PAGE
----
It is quite unusual for a Government Minister to praise an opposition MP for forcing the Government to change its own law says M.P for Bassetlaw John Mann. That did happen last week however when Planning Minister Nick Boles congratulated me for my 18 month, one-man campaign to reverse excessive Government taxes on people building their own homes.
Since 2012 I have been campaigning to reverse aspects of the law in question, the Community Infrastructure Levy, a tax which has made it impossible for people to build their own homes. Cases brought to me include a soldier returning from Afghanistan; a retired miner wanting to build a bungalow on his land for a disabled son; a young recently married couple, and a widow who wishes to move into a smaller property. All will now be exempt from the new tax.The introduction of the levy meant that you could be forced to pay over £40,000 in extra taxes to build a small retirement bungalow, and £24,000 just to rebuild your own house. It is of course right that when developers build in an area they should contribute to that area’s infrastructure, and big developers can usually swallow up these costs with little trouble. However, at a time when we desperately need to build new houses, it was nonsensical to penalise self-builders and make it effectively impossible for people to build their own homes. Thankfully, at a committee meeting last week, the Government confirmed that they have accepted that there has to be an exception for people building their own homes.
This is not just good news for people who want to build their own homes, however. Local businesses and landowners who are no longer prevented from building are more likely to employ local builders, architects, plumbers and electricians, contributing even more to the local economy. I will always oppose levies which restrict growth and harm businesses and tradesmen. At the same time, we have to ensure that large corporations and wealthy individuals make a fair contribution to society.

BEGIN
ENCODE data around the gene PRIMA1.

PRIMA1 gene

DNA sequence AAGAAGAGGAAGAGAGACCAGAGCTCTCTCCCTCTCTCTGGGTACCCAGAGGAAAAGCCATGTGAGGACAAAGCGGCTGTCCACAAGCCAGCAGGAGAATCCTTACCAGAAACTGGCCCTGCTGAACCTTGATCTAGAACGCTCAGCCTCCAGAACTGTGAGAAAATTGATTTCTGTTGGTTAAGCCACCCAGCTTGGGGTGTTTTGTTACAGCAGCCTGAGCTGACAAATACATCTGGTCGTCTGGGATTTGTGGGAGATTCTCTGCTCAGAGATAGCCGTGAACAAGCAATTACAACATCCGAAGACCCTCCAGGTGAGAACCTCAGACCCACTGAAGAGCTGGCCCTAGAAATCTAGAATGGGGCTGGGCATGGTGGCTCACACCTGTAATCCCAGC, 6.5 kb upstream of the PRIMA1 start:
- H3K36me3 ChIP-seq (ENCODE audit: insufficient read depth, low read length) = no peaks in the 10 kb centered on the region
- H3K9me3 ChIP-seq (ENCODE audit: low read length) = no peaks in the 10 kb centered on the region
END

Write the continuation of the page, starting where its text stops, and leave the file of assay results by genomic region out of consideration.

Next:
As investment in building houses pays dividends, so too does investment in flood protection. According to the Environment Agency, for every pound spent on flood defences we save eight pounds in the future in terms of reduced damage. Decent investment in flood protection saves people’s homes and belongings, protects our infrastructure, and avoids our economy grinding to a halt when the rivers rise. Spending on flood protection was reduced by this Government by 27%, and I will continue to campaign in Parliament for this to be reversed. Long-term investment in flood defences should be a priority, particularly as extreme weather appears to be on the increase.
There was some farce in Westminster last week as the Minister for Immigration resigned for employing an illegal immigrant as a cleaner. Farce turned to tragedy, however, as it emerged that the Minister in question would receive £8,000 as a pay-off. Readers may also remember that multi-millionaire Chris Huhne MP was given £17,000 of public money when he resigned as a Minister to face charges of perverting the course of justice. In response, I have put forward a resolution in Parliament calling on the Government to scrap these pay-offs to Ministers. We will never rebuild trust in Parliament while these practices continue.